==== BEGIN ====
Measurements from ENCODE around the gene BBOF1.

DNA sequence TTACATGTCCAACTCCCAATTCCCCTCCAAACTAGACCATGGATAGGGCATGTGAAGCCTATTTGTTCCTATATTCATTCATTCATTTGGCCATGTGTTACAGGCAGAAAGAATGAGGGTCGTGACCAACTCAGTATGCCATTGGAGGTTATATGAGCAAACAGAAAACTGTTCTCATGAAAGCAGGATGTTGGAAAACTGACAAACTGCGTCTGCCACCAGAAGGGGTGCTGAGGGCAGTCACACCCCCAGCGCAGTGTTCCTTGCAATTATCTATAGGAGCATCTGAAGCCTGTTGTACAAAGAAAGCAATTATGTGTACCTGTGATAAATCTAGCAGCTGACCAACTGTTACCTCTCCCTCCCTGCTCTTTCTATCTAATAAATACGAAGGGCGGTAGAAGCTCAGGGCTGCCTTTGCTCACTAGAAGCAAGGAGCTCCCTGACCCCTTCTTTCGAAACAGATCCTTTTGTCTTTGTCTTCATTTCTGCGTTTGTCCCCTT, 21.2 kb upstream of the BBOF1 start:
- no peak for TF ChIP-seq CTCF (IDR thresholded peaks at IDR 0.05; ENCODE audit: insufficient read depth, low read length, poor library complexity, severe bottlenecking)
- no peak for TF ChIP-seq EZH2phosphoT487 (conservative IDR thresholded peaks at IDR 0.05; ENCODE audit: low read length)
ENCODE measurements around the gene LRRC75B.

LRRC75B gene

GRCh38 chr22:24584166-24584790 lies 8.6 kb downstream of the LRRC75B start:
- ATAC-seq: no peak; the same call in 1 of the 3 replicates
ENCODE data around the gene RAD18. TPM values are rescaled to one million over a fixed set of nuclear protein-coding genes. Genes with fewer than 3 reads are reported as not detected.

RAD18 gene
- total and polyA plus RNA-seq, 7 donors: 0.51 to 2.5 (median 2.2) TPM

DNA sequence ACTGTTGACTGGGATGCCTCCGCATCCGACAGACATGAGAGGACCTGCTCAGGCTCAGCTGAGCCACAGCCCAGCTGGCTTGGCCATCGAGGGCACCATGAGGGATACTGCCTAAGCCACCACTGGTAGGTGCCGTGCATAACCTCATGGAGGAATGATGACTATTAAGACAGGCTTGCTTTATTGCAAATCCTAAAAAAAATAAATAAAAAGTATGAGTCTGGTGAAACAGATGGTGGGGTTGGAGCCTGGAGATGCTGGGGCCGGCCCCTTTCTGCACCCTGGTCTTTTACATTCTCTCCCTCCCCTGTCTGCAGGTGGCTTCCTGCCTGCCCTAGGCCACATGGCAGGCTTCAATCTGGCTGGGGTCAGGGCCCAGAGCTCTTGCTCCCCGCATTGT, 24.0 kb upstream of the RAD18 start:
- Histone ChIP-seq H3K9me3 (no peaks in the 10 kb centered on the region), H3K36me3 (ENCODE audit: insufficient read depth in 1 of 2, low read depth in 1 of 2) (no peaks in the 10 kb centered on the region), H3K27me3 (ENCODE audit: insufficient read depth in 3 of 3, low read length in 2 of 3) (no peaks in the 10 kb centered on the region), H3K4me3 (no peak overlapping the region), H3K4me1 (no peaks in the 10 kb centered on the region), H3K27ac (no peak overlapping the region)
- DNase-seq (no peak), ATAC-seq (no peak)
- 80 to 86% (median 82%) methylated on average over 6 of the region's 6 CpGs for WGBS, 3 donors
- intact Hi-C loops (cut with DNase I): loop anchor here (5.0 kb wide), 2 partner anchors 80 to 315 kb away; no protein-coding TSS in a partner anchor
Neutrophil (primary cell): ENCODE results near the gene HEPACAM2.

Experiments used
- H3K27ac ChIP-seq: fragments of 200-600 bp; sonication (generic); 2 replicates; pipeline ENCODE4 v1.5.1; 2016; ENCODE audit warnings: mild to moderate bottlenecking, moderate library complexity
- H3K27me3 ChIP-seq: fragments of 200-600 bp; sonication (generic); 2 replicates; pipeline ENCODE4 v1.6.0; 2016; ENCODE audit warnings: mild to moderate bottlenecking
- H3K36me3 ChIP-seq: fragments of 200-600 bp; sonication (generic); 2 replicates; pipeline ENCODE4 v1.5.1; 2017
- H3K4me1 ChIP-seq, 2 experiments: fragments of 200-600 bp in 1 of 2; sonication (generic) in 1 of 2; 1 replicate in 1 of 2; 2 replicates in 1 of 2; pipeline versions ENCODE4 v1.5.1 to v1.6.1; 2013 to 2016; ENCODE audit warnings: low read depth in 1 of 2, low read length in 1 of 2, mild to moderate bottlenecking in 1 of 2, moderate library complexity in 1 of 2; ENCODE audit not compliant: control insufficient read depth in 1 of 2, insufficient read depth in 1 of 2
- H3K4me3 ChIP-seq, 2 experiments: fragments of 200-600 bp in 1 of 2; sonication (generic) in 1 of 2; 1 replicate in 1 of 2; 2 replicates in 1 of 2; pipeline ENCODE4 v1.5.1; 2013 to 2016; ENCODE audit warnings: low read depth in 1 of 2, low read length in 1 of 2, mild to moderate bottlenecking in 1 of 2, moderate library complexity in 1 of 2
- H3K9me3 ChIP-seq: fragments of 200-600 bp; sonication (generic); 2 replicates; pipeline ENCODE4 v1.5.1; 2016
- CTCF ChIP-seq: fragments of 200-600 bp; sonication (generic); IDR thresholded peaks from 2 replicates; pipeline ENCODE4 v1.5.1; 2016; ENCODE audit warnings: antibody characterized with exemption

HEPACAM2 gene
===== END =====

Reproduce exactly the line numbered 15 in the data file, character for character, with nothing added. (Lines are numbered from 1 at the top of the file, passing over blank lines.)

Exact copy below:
- 80 to 86% (median 82%) methylated on average over 6 of the region's 6 CpGs for WGBS, 3 donors